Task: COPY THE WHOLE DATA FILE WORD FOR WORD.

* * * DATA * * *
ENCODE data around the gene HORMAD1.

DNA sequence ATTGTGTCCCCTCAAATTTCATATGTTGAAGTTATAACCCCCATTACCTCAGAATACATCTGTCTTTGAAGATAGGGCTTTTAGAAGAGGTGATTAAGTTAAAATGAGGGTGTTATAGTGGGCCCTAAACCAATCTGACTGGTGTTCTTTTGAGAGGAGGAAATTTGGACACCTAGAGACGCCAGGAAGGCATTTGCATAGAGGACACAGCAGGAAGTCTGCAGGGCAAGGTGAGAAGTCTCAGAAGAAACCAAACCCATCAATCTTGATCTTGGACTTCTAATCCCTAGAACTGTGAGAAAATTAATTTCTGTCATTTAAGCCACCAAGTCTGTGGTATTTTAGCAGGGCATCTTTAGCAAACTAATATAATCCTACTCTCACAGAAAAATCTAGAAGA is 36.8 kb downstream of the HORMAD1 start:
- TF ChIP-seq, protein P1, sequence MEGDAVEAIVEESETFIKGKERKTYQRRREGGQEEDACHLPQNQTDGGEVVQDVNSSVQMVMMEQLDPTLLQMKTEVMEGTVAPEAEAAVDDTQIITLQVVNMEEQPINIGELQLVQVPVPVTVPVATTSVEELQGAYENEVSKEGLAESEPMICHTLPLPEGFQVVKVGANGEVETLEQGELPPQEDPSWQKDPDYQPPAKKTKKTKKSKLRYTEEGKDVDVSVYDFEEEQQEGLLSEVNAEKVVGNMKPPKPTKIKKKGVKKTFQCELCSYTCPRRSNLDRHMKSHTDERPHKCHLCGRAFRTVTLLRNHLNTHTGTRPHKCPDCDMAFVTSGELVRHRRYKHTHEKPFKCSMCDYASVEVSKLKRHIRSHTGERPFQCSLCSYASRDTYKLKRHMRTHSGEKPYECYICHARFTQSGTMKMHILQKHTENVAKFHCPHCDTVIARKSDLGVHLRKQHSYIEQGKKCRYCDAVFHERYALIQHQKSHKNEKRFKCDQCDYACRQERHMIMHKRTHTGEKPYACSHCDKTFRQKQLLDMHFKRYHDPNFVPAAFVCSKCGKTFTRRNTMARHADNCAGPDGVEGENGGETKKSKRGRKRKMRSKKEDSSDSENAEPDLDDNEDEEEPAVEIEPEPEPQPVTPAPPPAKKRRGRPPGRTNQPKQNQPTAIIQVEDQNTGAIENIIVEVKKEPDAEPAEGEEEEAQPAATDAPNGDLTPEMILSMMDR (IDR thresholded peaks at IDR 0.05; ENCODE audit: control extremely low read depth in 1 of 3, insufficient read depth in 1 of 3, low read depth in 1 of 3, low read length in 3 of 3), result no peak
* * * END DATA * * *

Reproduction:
ENCODE data around the gene HORMAD1.

DNA sequence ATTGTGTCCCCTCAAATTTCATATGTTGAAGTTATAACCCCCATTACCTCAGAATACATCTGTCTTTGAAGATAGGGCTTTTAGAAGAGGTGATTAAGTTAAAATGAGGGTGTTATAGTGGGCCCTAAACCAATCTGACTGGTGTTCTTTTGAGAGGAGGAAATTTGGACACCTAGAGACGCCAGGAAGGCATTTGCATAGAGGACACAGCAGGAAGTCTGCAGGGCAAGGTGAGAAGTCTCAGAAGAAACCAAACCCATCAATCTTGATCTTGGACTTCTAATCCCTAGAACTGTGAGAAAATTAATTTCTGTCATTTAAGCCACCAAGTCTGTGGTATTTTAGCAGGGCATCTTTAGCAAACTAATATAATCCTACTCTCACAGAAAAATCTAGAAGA is 36.8 kb downstream of the HORMAD1 start:
- TF ChIP-seq, protein P1, sequence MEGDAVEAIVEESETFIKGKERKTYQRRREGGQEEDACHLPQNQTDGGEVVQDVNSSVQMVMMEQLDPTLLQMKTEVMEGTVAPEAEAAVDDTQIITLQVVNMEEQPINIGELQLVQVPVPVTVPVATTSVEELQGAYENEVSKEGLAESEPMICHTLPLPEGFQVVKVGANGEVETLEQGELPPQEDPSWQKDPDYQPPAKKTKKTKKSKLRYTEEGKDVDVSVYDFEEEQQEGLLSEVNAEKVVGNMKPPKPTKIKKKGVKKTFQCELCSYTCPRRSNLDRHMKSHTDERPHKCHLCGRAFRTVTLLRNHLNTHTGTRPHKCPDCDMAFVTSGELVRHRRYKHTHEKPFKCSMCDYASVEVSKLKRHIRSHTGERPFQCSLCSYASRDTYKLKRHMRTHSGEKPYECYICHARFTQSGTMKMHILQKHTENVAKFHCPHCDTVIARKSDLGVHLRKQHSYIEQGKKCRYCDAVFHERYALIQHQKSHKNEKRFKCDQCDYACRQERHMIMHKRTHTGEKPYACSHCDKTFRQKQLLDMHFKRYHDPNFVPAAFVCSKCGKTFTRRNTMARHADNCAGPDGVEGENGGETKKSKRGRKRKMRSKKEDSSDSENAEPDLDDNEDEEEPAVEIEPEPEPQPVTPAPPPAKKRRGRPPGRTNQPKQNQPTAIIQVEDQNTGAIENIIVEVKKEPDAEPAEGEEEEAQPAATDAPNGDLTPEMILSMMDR (IDR thresholded peaks at IDR 0.05; ENCODE audit: control extremely low read depth in 1 of 3, insufficient read depth in 1 of 3, low read depth in 1 of 3, low read length in 3 of 3), result no peak